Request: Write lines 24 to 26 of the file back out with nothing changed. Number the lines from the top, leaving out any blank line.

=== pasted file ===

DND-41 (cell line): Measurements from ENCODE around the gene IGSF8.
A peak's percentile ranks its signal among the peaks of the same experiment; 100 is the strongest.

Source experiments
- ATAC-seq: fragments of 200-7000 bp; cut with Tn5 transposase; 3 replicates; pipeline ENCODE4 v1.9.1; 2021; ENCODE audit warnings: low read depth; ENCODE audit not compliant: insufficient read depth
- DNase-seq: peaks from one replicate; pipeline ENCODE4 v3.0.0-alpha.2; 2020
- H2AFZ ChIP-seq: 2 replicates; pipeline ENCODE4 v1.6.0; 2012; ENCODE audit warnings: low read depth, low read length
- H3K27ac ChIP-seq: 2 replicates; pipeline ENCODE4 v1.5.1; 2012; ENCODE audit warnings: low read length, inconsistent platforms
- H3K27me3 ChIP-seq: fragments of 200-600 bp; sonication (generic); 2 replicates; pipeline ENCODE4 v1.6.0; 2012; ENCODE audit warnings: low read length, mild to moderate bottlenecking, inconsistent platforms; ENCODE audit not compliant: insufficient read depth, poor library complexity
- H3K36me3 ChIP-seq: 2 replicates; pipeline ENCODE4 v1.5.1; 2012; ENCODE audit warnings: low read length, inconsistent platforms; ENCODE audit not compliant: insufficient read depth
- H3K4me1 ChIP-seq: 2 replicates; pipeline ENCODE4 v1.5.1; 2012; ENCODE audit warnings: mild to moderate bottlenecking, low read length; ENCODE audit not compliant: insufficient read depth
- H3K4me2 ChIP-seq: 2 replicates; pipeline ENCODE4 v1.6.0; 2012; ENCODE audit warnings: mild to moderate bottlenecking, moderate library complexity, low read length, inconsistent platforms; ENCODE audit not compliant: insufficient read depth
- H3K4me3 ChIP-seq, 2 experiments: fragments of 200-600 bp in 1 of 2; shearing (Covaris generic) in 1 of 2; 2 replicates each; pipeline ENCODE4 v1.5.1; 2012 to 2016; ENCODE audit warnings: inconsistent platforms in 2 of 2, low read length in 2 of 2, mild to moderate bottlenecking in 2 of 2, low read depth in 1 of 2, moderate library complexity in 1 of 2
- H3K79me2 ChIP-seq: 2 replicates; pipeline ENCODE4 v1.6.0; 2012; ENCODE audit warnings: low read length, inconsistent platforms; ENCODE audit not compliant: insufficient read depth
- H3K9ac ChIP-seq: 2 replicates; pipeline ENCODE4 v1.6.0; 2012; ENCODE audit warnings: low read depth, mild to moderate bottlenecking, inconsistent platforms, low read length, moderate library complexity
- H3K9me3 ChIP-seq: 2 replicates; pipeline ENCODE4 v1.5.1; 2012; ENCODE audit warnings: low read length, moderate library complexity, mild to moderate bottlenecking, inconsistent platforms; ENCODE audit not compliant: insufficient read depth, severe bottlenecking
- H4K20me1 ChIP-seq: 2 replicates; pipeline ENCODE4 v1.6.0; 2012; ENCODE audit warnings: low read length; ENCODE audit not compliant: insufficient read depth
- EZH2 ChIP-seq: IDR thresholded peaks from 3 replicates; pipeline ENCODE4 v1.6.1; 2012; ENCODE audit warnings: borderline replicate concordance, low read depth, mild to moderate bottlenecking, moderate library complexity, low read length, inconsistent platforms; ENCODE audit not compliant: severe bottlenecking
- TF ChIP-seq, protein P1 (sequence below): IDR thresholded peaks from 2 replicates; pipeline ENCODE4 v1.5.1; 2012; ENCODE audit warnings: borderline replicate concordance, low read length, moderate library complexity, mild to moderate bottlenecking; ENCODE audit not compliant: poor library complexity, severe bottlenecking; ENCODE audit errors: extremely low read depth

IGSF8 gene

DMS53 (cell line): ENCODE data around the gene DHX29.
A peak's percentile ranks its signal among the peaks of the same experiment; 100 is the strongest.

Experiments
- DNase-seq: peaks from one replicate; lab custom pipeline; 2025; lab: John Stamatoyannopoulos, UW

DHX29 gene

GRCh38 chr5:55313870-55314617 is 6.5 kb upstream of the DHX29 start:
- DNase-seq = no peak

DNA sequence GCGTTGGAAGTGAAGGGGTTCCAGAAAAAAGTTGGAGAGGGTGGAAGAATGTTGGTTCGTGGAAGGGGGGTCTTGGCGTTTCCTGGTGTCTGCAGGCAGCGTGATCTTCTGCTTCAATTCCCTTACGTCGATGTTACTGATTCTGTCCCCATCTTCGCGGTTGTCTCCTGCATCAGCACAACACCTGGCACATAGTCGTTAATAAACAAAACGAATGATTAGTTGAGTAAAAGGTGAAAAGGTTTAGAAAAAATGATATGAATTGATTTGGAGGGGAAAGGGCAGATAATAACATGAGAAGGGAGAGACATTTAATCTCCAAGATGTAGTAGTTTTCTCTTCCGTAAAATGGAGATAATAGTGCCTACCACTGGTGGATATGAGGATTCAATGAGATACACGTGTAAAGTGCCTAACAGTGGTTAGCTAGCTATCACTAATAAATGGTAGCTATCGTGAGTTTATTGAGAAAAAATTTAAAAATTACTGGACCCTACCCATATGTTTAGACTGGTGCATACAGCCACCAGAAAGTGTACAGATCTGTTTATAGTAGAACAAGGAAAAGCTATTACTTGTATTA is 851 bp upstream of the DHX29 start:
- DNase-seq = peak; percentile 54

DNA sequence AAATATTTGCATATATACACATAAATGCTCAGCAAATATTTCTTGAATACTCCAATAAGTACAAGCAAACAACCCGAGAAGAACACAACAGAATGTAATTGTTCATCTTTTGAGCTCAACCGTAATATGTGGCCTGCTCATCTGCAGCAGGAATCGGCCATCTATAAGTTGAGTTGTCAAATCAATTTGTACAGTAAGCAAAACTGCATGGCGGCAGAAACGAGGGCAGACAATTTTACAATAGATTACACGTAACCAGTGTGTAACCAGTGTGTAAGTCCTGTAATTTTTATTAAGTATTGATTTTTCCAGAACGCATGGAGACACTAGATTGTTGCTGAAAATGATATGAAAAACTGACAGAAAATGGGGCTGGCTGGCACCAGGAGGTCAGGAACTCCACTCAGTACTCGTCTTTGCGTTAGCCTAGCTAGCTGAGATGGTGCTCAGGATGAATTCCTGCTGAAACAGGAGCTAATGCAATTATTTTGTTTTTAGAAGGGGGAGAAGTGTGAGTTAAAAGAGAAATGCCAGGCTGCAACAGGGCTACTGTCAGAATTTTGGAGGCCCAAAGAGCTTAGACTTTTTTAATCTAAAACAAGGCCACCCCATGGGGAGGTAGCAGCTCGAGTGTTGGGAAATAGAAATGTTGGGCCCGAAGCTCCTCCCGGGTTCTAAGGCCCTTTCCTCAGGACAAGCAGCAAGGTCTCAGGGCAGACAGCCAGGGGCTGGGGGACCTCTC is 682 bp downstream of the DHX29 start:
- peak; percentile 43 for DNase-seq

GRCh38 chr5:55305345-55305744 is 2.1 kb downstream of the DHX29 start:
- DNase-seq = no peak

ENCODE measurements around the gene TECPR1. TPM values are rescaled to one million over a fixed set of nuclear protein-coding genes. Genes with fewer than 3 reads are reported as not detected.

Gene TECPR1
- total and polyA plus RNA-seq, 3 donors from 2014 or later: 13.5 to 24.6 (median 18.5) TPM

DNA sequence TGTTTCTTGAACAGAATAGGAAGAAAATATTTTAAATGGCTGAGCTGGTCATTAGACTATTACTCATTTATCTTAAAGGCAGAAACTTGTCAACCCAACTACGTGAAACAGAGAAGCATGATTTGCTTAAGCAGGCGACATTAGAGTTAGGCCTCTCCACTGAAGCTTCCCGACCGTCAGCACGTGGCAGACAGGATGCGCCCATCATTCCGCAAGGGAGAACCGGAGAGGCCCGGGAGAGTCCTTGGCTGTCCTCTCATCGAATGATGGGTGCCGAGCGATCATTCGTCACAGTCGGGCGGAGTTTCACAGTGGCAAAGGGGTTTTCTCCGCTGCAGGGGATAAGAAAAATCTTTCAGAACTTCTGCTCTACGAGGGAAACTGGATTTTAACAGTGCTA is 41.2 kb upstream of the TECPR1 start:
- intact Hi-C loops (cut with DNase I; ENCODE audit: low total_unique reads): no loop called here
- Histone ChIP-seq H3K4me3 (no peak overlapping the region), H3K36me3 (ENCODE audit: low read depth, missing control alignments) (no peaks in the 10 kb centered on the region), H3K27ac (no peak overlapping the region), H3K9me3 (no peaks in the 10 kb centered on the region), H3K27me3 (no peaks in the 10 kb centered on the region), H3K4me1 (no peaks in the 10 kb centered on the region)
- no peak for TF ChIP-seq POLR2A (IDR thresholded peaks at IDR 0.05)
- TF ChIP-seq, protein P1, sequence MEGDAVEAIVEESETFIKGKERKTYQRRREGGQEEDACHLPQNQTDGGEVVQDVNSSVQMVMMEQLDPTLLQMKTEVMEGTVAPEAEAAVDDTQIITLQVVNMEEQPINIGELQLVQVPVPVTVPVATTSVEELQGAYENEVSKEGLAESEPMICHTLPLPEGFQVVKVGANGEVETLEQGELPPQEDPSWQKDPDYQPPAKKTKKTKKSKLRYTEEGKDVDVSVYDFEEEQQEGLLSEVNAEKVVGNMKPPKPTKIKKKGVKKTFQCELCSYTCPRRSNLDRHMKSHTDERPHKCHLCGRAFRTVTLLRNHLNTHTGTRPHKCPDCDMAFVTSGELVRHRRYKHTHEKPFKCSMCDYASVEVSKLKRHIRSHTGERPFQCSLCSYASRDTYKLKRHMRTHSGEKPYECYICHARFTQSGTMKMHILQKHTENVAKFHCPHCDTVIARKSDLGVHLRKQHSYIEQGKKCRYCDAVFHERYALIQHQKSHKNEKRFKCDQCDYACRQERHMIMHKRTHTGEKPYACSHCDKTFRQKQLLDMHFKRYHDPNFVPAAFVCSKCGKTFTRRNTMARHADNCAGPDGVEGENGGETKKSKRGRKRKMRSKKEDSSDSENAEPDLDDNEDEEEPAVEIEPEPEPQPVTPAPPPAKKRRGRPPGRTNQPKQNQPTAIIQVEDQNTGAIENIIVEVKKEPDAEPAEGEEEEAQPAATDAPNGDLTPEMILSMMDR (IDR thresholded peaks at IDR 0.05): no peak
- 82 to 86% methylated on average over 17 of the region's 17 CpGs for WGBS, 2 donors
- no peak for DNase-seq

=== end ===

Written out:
DHX29 gene

GRCh38 chr5:55313870-55314617 is 6.5 kb upstream of the DHX29 start:
- DNase-seq = no peak